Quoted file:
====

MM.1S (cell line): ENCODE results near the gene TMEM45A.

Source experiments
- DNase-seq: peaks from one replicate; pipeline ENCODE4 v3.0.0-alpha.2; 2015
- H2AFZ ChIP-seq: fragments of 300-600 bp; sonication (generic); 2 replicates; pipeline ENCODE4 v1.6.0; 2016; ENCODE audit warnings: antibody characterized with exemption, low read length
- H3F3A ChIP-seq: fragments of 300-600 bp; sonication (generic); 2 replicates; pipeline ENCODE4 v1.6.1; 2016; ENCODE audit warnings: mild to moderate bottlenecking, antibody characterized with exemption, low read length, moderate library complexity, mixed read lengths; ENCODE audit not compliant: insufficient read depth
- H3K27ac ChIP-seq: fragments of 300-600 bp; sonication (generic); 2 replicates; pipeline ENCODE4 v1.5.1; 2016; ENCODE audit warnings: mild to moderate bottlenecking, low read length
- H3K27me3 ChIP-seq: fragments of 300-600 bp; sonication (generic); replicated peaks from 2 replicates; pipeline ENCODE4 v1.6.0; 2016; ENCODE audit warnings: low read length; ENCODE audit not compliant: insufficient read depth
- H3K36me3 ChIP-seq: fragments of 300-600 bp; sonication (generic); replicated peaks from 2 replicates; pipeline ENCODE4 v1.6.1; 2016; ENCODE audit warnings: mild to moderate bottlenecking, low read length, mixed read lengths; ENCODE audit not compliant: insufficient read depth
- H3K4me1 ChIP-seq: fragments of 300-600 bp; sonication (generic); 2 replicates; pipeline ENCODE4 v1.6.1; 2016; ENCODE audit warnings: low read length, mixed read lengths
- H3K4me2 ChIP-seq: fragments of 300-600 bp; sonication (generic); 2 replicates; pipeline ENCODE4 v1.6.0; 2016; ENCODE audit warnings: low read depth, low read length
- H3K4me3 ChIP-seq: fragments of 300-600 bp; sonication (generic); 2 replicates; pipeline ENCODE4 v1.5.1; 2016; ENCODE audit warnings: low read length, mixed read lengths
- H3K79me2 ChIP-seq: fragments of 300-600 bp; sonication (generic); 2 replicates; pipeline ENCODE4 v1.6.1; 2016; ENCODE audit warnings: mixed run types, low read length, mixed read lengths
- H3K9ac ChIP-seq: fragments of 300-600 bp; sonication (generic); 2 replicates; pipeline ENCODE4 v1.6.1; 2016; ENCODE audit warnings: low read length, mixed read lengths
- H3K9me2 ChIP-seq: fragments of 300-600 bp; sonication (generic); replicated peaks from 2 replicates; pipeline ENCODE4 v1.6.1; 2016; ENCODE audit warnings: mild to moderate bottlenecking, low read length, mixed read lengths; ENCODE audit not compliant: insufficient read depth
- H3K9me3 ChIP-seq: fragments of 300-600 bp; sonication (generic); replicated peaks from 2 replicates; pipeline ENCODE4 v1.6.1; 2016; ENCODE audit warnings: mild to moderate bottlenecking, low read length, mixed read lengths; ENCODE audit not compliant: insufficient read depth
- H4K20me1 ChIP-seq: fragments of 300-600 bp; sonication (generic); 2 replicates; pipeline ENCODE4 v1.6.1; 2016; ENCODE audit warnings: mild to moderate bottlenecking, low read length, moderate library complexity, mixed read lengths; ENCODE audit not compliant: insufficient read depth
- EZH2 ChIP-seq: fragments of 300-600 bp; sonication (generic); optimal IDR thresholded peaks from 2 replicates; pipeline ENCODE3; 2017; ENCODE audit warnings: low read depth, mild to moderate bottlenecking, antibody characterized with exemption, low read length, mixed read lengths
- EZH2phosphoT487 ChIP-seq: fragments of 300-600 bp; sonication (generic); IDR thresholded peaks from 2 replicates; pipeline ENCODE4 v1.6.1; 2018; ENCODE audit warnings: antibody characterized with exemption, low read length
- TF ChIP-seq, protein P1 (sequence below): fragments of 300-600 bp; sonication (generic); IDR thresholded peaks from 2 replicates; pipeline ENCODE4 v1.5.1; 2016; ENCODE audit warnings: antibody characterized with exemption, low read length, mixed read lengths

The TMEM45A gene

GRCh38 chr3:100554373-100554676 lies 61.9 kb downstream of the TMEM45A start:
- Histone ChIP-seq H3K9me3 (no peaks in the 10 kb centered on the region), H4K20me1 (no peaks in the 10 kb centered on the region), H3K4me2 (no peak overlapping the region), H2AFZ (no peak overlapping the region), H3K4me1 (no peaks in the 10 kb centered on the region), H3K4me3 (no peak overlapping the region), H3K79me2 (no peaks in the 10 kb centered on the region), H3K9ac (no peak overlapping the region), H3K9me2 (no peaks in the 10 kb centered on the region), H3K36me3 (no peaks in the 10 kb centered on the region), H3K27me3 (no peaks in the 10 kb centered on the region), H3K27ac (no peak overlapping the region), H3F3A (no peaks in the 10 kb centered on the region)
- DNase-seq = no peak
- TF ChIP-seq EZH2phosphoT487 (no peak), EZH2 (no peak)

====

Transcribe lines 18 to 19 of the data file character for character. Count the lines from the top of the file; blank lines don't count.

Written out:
- EZH2phosphoT487 ChIP-seq: fragments of 300-600 bp; sonication (generic); IDR thresholded peaks from 2 replicates; pipeline ENCODE4 v1.6.1; 2018; ENCODE audit warnings: antibody characterized with exemption, low read length
- TF ChIP-seq, protein P1 (sequence below): fragments of 300-600 bp; sonication (generic); IDR thresholded peaks from 2 replicates; pipeline ENCODE4 v1.5.1; 2016; ENCODE audit warnings: antibody characterized with exemption, low read length, mixed read lengths